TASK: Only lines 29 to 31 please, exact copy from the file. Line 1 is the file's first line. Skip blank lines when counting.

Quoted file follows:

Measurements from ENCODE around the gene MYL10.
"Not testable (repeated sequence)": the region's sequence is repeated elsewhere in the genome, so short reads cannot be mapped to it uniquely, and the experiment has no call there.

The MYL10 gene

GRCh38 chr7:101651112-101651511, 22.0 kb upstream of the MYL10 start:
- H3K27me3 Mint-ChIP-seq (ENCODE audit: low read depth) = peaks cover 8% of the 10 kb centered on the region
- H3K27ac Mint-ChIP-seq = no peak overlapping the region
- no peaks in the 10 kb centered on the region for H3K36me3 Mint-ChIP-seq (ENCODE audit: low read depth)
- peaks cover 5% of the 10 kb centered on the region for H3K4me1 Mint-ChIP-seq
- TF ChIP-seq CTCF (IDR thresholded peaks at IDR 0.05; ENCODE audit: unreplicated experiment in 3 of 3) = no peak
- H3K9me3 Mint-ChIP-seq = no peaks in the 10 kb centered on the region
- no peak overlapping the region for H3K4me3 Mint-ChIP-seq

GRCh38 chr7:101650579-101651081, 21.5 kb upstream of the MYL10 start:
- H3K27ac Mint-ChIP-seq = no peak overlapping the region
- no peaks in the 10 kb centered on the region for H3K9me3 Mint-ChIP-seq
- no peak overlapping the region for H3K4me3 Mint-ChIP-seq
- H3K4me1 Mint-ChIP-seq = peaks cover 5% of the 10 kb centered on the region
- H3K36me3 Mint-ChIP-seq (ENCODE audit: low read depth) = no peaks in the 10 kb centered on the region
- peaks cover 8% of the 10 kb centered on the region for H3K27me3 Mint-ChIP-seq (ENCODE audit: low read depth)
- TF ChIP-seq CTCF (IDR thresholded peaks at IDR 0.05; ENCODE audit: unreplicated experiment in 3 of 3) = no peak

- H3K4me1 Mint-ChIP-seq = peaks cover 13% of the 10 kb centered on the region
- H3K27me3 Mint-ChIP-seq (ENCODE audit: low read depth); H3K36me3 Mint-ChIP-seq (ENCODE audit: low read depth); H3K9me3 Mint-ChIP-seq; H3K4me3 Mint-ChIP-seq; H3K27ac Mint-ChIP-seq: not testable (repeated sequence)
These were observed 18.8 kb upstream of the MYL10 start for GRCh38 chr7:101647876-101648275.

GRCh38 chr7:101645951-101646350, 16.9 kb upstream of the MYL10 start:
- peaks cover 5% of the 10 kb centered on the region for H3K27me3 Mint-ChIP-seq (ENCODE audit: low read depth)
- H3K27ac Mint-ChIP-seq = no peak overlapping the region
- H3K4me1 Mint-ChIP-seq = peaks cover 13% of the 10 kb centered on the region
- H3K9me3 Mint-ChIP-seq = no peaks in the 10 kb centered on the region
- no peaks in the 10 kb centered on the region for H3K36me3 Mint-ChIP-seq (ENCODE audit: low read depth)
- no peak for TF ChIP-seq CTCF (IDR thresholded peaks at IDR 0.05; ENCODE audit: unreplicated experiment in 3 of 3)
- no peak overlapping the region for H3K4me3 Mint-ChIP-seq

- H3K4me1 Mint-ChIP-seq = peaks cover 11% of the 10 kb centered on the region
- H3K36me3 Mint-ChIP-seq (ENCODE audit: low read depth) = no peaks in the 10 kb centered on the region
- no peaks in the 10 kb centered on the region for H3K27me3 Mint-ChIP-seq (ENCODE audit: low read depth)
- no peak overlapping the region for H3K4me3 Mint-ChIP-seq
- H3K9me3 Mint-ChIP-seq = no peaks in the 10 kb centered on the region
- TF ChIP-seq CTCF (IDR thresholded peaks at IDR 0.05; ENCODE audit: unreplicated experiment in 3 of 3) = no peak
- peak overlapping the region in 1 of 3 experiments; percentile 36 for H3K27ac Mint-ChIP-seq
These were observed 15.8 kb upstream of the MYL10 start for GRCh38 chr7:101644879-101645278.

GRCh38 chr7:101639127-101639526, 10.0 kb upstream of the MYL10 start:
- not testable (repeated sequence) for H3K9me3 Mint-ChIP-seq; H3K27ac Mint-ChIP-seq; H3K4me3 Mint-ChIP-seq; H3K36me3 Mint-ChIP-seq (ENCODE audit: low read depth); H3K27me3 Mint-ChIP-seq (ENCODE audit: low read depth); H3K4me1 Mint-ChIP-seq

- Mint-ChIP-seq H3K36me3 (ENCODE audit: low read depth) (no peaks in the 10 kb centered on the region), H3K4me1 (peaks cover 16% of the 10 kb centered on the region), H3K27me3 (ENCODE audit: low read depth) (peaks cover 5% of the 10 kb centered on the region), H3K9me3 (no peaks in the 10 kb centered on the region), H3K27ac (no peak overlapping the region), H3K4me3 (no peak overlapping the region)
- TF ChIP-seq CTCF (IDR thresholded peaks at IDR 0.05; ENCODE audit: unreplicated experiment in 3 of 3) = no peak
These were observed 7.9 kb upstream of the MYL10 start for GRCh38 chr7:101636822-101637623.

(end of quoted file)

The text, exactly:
- no peak for TF ChIP-seq CTCF (IDR thresholded peaks at IDR 0.05; ENCODE audit: unreplicated experiment in 3 of 3)
- no peak overlapping the region for H3K4me3 Mint-ChIP-seq

- H3K4me1 Mint-ChIP-seq = peaks cover 11% of the 10 kb centered on the region